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Year : 2019  |  Volume : 67  |  Issue : 10  |  Page : 1673-1677

Morphometric analysis of retinal arterioles in control and hypertensive population using adaptive optics imaging

Department of Vitreoretina, Narayana Nethralaya, Bangalore, Karnataka, India

Date of Submission03-Feb-2019
Date of Acceptance05-May-2019
Date of Web Publication23-Sep-2019

Correspondence Address:
Dr. Chaitra Jayadev
Narayana Nethralaya, #121/C Chord Road, 1st ‘R’ Block, Rajaji Nagar, Bangalore - 560 010, Karnataka
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Source of Support: None, Conflict of Interest: None

DOI: 10.4103/ijo.IJO_253_19

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Purpose: To measure the wall-to-lumen ratio (WLR) and the vascular wall cross-sectional area (WCSA) of retinal arterioles by an Adaptive Optics (AO) retinal camera using semi-automated software and comparing them between control and hypertensive population. Methods: This was a cross-sectional observational study including a hypertensive group and a control group. Subjects were examined and their medical history recorded. Retinal arteriolar morphometry was assessed by rtx1 AO retinal camera using AOdetect Artery semiautomated software. Main Outcome Measures: WLR and WCSA were measured on the basis of retinal arteriolar wall thickness (W1, W2), lumen diameter (LD) and vessel diameter (VD). Influence of age and arterial hypertension on the WLR and WCSA were examined. Results: A total of 150 human subjects were included out of which 110 were controls and 40 were hypertensives under treatment. There was statistically significant difference in the age, systolic and diastolic blood pressures between the control and hypertensive groups (P < 0.01). We found no significant correlation between age and WLR (R2 = 0.049, P > 0.05) or age and WCSA (R2 = 0.045, P > 0.05). We observed a significant difference in WLR and WCSA measurements between control and hypertensive groups (P < 0.01). On measuring intra-observer variability (IOV) we found excellent consistency. Conclusion: AO retinal imaging allows a direct measurement of the retinal vessel wall and LD with excellent IOV. WLR and WCSA reflect the remodelling process and can be used to further aid the early detection and monitoring of systemic hypertension.

Keywords: Adaptive optics imaging, cross-sectional area of the vascular wall, hypertension, wall-to-lumen ratio

How to cite this article:
Mehta RA, Akkali MC, Jayadev C, Anuj A, Yadav NK. Morphometric analysis of retinal arterioles in control and hypertensive population using adaptive optics imaging. Indian J Ophthalmol 2019;67:1673-7

How to cite this URL:
Mehta RA, Akkali MC, Jayadev C, Anuj A, Yadav NK. Morphometric analysis of retinal arterioles in control and hypertensive population using adaptive optics imaging. Indian J Ophthalmol [serial online] 2019 [cited 2023 Feb 4];67:1673-7. Available from: https://www.ijo.in/text.asp?2019/67/10/1673/267431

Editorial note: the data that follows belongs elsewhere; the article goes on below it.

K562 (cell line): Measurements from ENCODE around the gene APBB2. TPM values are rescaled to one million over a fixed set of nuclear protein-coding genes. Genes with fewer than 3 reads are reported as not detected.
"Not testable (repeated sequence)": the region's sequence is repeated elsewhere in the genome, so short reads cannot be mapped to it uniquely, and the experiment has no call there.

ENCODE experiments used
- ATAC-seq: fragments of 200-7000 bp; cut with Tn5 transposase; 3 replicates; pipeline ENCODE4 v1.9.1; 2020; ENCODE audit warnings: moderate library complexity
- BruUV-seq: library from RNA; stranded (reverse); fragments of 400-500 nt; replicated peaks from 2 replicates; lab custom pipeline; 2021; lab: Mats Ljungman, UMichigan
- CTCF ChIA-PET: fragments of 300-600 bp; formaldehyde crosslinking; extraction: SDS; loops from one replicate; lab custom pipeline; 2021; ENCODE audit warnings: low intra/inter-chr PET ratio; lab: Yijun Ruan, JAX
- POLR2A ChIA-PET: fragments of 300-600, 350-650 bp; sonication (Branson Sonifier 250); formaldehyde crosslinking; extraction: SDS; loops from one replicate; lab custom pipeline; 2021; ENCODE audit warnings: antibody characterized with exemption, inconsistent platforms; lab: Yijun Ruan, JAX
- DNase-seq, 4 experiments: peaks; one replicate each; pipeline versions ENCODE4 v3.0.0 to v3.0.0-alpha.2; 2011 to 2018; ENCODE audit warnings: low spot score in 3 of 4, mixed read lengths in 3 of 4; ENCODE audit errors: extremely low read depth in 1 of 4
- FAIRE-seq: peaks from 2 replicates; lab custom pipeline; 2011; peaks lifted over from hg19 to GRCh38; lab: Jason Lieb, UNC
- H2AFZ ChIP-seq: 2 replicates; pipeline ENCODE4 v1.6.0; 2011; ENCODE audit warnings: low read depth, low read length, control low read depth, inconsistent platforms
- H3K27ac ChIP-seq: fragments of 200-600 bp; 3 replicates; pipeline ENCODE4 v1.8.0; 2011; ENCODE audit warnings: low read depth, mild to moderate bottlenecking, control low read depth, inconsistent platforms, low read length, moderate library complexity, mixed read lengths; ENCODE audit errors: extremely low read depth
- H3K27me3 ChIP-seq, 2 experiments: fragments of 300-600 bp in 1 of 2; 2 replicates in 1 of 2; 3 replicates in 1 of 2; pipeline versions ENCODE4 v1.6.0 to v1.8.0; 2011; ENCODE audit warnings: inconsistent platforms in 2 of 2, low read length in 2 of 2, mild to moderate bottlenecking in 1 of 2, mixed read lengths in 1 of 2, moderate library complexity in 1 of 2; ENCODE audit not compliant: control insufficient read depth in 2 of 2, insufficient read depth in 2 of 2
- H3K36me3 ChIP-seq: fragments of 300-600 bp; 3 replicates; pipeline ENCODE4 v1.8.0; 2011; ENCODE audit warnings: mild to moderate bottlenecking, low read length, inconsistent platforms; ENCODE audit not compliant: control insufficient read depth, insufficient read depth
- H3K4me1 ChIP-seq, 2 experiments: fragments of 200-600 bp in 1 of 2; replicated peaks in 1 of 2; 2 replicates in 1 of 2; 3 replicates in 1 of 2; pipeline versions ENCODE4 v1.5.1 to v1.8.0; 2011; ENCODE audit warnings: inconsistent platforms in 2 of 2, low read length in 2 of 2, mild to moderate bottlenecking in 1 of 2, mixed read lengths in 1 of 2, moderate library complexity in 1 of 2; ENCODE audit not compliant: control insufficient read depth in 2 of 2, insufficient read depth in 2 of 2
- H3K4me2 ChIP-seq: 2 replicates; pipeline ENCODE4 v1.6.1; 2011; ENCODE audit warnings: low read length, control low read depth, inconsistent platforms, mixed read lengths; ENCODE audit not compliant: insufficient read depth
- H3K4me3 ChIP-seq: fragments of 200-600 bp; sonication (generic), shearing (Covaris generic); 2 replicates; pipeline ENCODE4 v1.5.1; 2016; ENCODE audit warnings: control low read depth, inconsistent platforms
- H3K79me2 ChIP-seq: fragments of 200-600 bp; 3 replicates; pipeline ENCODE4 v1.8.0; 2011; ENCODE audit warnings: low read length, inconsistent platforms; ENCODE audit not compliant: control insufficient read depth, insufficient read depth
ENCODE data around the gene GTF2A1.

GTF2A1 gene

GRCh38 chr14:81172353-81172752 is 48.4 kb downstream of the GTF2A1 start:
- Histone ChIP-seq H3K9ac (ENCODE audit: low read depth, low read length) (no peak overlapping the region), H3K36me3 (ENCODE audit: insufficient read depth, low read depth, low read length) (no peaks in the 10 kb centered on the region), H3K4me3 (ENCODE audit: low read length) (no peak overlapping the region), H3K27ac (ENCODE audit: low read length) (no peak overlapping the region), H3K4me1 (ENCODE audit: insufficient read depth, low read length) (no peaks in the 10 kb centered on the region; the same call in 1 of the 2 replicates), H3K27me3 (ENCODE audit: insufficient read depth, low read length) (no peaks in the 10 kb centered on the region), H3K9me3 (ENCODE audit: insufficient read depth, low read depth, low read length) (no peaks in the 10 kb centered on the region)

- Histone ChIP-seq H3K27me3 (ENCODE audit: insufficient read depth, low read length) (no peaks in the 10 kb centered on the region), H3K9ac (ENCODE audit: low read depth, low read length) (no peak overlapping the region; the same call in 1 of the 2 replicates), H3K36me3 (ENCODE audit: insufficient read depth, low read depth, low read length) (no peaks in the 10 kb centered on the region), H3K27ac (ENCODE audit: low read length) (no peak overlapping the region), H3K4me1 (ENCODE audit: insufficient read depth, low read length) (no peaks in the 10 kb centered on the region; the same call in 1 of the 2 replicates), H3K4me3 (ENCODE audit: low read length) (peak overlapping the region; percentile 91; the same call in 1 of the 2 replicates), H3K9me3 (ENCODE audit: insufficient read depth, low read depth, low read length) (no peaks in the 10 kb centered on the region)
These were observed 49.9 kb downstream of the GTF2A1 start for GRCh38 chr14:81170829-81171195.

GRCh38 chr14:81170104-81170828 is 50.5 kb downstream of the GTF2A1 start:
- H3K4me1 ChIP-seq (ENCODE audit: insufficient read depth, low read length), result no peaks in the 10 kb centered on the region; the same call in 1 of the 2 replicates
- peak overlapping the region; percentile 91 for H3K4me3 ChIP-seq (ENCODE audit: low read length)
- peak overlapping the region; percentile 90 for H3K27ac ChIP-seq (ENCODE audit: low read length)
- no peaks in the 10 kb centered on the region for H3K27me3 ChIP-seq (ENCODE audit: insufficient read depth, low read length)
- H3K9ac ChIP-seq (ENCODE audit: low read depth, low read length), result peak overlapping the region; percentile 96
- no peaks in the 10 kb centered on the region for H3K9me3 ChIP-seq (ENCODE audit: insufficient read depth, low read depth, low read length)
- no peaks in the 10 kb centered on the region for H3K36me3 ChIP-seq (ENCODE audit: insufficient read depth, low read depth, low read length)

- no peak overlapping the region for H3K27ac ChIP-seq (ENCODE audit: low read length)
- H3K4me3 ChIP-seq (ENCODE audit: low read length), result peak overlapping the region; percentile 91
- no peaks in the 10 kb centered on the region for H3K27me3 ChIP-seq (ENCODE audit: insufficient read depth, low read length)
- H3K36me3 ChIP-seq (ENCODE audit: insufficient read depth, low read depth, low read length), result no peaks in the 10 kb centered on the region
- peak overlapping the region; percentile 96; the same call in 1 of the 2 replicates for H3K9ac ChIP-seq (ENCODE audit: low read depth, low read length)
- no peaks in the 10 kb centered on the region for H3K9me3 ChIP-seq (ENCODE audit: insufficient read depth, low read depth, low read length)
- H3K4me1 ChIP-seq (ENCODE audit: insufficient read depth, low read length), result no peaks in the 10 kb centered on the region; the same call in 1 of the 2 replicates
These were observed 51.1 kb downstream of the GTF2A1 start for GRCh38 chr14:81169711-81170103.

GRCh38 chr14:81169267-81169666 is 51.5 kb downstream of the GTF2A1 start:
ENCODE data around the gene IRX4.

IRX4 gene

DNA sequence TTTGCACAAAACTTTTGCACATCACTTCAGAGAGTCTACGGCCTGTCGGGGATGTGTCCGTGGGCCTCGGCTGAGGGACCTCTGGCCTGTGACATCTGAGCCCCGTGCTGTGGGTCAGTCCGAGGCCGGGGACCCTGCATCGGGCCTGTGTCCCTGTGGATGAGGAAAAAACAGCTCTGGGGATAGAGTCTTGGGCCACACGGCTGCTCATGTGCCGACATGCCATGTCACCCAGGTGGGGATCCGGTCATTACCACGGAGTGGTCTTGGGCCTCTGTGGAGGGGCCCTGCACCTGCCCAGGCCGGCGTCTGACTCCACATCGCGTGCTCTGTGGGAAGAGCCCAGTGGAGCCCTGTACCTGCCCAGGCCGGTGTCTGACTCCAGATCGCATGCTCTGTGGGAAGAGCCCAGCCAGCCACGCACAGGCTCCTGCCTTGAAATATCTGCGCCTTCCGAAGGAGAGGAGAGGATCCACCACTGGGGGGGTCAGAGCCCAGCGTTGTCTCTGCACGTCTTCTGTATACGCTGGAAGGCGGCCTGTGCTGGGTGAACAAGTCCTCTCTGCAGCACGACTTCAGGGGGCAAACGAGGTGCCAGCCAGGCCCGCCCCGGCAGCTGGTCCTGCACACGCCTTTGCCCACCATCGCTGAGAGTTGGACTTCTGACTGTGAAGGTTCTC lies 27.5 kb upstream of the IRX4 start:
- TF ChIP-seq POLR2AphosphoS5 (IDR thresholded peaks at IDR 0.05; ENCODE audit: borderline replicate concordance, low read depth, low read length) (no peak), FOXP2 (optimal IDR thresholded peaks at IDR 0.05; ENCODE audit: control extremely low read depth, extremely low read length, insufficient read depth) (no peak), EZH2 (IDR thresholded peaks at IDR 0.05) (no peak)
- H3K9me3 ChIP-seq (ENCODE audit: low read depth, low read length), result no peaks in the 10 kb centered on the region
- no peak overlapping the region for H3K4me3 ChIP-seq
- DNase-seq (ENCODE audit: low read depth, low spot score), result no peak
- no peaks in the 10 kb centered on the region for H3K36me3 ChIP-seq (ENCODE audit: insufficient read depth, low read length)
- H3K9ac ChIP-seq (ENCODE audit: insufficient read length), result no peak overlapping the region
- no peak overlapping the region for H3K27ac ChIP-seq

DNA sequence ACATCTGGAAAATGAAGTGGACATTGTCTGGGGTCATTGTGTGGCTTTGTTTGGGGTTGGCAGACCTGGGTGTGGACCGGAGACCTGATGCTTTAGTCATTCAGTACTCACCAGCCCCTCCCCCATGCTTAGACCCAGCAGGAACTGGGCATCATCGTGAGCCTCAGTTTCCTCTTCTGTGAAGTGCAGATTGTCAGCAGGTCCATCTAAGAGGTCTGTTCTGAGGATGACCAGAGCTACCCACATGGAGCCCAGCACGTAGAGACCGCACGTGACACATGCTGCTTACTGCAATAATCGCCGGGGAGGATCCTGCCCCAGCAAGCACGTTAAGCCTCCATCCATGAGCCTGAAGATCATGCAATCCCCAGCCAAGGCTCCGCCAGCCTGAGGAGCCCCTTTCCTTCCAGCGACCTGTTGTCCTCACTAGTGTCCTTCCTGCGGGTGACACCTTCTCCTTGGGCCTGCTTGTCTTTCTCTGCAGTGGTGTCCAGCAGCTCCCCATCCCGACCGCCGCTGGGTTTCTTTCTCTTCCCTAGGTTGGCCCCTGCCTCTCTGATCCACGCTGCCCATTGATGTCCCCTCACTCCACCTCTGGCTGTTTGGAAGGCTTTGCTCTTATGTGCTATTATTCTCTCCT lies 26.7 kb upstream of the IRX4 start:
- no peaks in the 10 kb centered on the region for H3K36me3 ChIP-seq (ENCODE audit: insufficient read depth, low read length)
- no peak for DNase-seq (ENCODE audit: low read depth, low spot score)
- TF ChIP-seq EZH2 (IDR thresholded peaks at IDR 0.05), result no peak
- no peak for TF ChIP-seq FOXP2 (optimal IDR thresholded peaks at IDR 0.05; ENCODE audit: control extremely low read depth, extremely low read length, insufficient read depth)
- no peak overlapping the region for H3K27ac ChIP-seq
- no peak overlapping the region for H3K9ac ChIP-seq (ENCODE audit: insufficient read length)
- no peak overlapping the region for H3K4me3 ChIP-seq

Retinal imaging is limited by the size of the entrance and the same exit pupil.[1],[2] The ability to retrieve the outgoing rays and form an image was possible with the development of the fundus camera.[3] Scanning laser ophthalmoscopy (SLO) utilizes the principle of illuminating only a small spot of the retina using a collimated laser light directed through the very centre of the pupil and capturing the reflections from its entire surrounds within the pupil confines.[4] This allows for usage of much lower levels of light energy with better image quality. Optical coherence tomography (OCT) gives cross-sectional images of retinal tissue to a submicron axial resolution using a low coherence interference technique combined with a broadband light source.[5] Despite these technological advancements, imaging of the retina was limited by the 'optical aberrations' of the eye, also expressed as 'wave-front aberrations'. This limits the capacity of optical systems' lateral resolution. Wave-front aberrations may be low order (LOA: defocus or astigmatism) or high order (HOA: coma, trefoil and spherical aberration).[6] HOAs still pose a limit to the lateral resolution capability, as they are non-stable, and hence recognition and correction have to be continuous to allow for excellent resolution.

Adaptive optics (AO) technology aims to correct these ocular aberrations and enhance performance of the optical systems. AO was first used in astronomical telescopes to allow for correction of atmospheric aberrations.[7] The three principal components of such an AO system include a wave-front sensor (typically Hartman-Shack), a deformable mirror and a customized software. The wave-front sensor measures the native aberrations of the eye in vivo. The deformable mirror uses a complex system of actuators to adjust several small mirrors to compensate for the aberrations measured. The interaction between the two is controlled by the specialized software.[6],[8] AO in retinal imaging could be used with flood illumination or combined with both the SLO and OCT to produce high-quality images whose lateral resolution permits cone discrimination and also allows the study of blood vessels and cells.[9],[10] By compensating for the aberrations caused by irregularities of the optics of the eye, lateral (transverse) resolutions to the order of 1-2 microns can be achieved, thereby allowing near histopathological resolution.[11]